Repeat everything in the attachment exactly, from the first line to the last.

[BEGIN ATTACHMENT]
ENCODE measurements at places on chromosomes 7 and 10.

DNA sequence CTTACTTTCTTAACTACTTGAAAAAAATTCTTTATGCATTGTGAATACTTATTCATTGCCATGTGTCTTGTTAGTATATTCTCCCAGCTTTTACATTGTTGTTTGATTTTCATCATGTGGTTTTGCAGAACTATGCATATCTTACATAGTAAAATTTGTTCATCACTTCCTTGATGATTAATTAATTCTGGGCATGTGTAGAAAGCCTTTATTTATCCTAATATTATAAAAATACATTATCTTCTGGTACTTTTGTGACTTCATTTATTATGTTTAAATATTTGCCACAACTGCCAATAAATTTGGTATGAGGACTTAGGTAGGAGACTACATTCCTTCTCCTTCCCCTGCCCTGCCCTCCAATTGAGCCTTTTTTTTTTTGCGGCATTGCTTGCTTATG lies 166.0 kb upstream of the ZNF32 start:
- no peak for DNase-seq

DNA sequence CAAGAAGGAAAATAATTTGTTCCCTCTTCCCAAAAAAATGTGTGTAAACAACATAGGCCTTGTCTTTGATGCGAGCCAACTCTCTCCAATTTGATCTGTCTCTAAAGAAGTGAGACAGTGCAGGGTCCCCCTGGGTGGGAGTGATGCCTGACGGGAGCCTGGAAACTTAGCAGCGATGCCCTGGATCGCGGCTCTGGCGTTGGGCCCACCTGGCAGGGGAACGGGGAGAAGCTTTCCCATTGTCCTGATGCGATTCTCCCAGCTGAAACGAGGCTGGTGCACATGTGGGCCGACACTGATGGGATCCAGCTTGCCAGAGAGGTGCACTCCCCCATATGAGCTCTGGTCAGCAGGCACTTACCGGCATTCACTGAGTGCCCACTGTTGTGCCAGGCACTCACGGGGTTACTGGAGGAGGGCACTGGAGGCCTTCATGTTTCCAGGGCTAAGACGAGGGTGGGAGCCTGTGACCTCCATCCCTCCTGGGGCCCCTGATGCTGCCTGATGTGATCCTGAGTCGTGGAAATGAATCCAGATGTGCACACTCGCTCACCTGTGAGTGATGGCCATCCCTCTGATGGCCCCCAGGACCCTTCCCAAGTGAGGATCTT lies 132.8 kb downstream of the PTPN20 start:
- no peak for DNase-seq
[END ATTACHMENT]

ENCODE measurements at places on chromosomes 7 and 10.

DNA sequence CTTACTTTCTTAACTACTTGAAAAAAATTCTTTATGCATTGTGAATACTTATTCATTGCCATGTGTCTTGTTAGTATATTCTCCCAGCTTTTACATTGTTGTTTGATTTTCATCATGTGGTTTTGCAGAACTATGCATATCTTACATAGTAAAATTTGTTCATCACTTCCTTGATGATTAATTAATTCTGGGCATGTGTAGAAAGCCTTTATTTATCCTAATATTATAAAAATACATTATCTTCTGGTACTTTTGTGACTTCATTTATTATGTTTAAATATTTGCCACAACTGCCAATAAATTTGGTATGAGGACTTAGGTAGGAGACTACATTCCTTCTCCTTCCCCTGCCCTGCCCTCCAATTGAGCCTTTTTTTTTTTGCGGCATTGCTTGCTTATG lies 166.0 kb upstream of the ZNF32 start:
- no peak for DNase-seq

DNA sequence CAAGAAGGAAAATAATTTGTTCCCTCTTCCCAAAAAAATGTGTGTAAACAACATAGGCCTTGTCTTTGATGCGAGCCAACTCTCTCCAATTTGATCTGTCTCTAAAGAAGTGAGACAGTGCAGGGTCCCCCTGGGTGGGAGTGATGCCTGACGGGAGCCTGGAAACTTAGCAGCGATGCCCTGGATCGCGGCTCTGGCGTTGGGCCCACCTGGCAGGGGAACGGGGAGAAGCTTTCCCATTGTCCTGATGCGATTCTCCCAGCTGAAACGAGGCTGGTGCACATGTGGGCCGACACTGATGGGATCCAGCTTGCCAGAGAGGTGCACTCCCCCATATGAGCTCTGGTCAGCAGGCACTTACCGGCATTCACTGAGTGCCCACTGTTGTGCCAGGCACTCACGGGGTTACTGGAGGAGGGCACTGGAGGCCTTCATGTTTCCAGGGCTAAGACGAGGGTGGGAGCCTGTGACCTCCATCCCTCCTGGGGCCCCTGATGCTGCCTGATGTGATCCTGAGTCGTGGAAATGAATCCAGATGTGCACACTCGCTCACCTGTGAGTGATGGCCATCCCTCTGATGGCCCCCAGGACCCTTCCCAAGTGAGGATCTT lies 132.8 kb downstream of the PTPN20 start:
- no peak for DNase-seq